- Andrew Marchand, ESPN Senior Writer
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"I thought there was progress," manager Joe Girardi said after the New York Yankees' 7-1 loss to the Orioles. "I really did."
On Tuesday, Hughes lasted until two outs in the sixth, the furthest he has gone all season. He gave up a couple more home runs that led to three runs. His final line was 5 2/3 innings, four runs (all earned) on four hits. He struck out six and walked one.
"It is a lot better than early in the year," Hughes said.
Still, with Andy Pettitte probably a little more than a week away and rookie David Phelps making his starting debut on Thursday in Kansas City, Hughes did not do much to firm up his grip on the No. 5 spot.
If Phelps is lights-out against the Royals, the rookie is not going earn another start? If Phelps pitches well, then Hughes might be taking his reborn "reliever mentality" to the bullpen or perhaps -- but probably not -- as far as Triple-A.
Hughes -- with really just a two-pitch arsenal (fastball and curve) -- is probably best suited to throw gas out of the bullpen. In a rotation, he will never graduate to being more than No. 4 or 5 unless he can develop a reliable, much-talked-about change-up to keep hitters with some doubt in their mind. In 21 1/3 innings as starter so far, batters have now pummeled Hughes for seven home runs.
Entering Wednesday, Hughes left nothing to the imagination for the Orioles. In the days leading up to the start, Hughes spoke openly about recapturing his reliever mentality that allowed him to make such an impact as the bridge to Mariano Rivera in 2009. He packed that attitude along with him when he made his way into the rotation in 2010. It worked so well that he had a month-and-a-half run that made him an All-Star that year.
Since then, starting in the second half of '10, Hughes has been a question mark. From last year's dislocated fastball to this season's murky results, it made sense for Hughes to try to turn back the clock on Tuesday.
"I'm basically trying to get back to that reliever mentality," Hughes said beforehand. "It is more of an aggressive mindset and not trying to reserve anything. It was the sort of mindset I had at the beginning of 2010 when I was coming out of the bullpen, off that bullpen season."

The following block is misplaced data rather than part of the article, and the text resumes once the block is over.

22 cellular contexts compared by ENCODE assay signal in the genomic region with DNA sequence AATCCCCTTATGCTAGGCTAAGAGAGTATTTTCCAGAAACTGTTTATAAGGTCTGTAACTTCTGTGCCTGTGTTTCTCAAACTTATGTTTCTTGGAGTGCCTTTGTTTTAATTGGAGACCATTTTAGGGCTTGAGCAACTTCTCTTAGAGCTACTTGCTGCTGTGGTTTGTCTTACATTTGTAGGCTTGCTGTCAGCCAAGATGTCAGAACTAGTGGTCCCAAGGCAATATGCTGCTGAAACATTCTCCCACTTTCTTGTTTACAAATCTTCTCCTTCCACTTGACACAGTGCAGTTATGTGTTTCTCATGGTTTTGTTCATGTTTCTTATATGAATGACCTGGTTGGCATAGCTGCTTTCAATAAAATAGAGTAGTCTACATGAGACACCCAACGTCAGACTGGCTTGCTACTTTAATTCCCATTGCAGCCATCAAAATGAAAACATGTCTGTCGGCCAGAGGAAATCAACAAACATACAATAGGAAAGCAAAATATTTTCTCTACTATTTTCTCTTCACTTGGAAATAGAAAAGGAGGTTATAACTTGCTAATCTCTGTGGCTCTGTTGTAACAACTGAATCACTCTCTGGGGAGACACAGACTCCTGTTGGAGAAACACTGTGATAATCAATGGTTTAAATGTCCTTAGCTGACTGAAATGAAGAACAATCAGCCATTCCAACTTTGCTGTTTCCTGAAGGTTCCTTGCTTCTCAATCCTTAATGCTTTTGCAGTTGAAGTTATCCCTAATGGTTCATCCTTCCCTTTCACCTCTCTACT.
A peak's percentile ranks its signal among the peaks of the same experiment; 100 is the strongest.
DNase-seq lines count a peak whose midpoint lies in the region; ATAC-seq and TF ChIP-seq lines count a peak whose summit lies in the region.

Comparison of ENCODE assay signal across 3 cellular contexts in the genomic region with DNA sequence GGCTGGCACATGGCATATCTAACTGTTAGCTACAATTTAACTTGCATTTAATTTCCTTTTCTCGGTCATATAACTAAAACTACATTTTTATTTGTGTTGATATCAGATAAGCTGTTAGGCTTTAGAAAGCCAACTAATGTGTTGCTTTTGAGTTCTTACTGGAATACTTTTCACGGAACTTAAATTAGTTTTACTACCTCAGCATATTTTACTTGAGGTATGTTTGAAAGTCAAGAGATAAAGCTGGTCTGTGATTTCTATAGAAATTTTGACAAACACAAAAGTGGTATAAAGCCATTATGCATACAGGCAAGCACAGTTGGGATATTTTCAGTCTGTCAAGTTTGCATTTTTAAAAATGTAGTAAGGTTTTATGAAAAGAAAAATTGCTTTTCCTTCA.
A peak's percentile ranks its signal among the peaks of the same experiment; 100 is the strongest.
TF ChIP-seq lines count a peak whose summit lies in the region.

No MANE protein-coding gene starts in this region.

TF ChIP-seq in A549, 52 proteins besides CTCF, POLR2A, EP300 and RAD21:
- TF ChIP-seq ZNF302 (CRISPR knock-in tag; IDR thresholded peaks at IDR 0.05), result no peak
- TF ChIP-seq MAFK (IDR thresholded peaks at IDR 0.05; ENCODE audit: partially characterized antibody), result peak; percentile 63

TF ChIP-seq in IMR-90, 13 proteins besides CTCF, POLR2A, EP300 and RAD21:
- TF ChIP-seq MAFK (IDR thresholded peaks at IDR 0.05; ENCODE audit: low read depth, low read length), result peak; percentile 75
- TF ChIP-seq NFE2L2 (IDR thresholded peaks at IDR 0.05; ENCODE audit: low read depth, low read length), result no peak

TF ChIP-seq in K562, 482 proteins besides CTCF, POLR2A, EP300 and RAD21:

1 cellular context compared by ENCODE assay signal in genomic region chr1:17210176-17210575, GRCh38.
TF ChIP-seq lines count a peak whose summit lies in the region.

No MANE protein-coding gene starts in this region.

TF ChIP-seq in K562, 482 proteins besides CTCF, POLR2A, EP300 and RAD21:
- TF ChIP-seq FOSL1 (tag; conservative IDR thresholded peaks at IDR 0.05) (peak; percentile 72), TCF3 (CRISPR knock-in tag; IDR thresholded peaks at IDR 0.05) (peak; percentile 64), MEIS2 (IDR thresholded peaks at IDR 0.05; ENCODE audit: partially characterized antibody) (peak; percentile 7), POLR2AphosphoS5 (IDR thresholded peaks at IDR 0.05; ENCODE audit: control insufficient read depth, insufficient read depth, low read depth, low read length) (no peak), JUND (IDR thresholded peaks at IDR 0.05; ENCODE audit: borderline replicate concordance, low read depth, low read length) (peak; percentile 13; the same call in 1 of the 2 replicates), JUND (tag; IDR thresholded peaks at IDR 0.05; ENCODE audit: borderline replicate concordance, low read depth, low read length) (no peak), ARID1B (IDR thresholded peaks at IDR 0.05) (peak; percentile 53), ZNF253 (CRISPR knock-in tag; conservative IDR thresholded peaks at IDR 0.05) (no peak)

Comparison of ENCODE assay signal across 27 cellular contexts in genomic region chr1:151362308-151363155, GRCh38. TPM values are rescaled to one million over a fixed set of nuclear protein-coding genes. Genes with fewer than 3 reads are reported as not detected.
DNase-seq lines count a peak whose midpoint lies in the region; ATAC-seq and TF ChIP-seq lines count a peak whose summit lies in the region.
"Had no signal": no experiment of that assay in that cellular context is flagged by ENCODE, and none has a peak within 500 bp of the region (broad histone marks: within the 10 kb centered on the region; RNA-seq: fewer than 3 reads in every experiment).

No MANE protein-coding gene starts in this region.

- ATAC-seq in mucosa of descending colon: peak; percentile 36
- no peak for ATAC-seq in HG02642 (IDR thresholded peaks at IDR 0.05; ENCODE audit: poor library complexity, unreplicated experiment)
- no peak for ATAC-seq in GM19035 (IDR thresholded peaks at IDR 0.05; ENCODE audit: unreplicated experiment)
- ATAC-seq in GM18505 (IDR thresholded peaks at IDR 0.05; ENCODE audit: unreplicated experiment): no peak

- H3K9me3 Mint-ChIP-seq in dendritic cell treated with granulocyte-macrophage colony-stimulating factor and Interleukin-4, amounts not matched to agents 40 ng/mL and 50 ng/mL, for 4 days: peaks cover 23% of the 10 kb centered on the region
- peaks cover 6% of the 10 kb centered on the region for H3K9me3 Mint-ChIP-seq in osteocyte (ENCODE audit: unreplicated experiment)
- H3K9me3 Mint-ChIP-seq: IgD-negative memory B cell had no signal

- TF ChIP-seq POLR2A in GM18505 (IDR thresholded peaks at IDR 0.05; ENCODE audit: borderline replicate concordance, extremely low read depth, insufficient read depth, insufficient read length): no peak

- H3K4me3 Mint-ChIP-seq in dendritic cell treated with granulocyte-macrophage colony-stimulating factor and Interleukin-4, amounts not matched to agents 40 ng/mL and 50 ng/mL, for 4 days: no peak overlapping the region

Vowing to have that 2010 "reliever mentality," Hughes aggressively fired 17 fastballs out of his 21 first-inning pitches. Even hiking when his heater to 95, it is hard to have so little finesse when facing big league pitchers. If they know what is coming, you better have Rivera's cutter.
Buck Showalter's picked up on this pattern. Heck, you didn't have to be smart baseball guy like Showalter to notice. Anyone with access to the game could see that Hughes was all-in on his strategy to win or lose with his fastball and a few curves.
The Orioles were just sitting back and waiting on the heat. To end the first, Adam Jones just missed going deep on a 95 mph fastball. Curtis Granderson ended the inning with his No. 14 against the wall.
In the second, Chris Davis smashed a 93 mph fastball into the seats to tie the game at one. In the third, J.J. Hardy broke that tie by mashing a two-run homer on a 91 mph fastball. The man on base, Roberto Andino, the No. 9 batter, led off the inning with a killer walk.
In the sixth, Girardi yanked Hughes after he hit Matt Wieters. There were two outs and Boone Logan entered to face the lefty Davis. Davis scorched a single and the Orioles went on to score three more runs, one of which blemished Hughes' mark further.
If you want to make excuses for Hughes, you could say this last run wasn't Hughes' fault. But Girardi had to pull him, because you can't let a No. 5-type starter, with 100 pitches under his belt, get beat late.
"We thought Hughes was getting near the end of his rope," Girardi said.
Girardi correctly chose to build Hughes' confidence rather than watch Davis flatten it with another ferocious cut.
Hughes said he threw a few changes on the night, but there weren't enough to make the Orioles really have to think about it. All Hughes and the Yankees have talked about every spring is how Hughes needs a third pitch to go deep into games. Phelps already has control of four. Hughes hasn't mastered three.
"I don't think he has necessarily completely abandoned it," Girardi said of the change-up. "He does need to use it, for sure."
Maybe Tuesday night becomes a turning point for Hughes. It is possible he builds on his "progress." But with Pettitte lurking and Phelps with an opportunity, Hughes' spot in the rotation is still very much in jeopardy.
The bar might be rising a little higher to be the Yankees' No. 5 starter.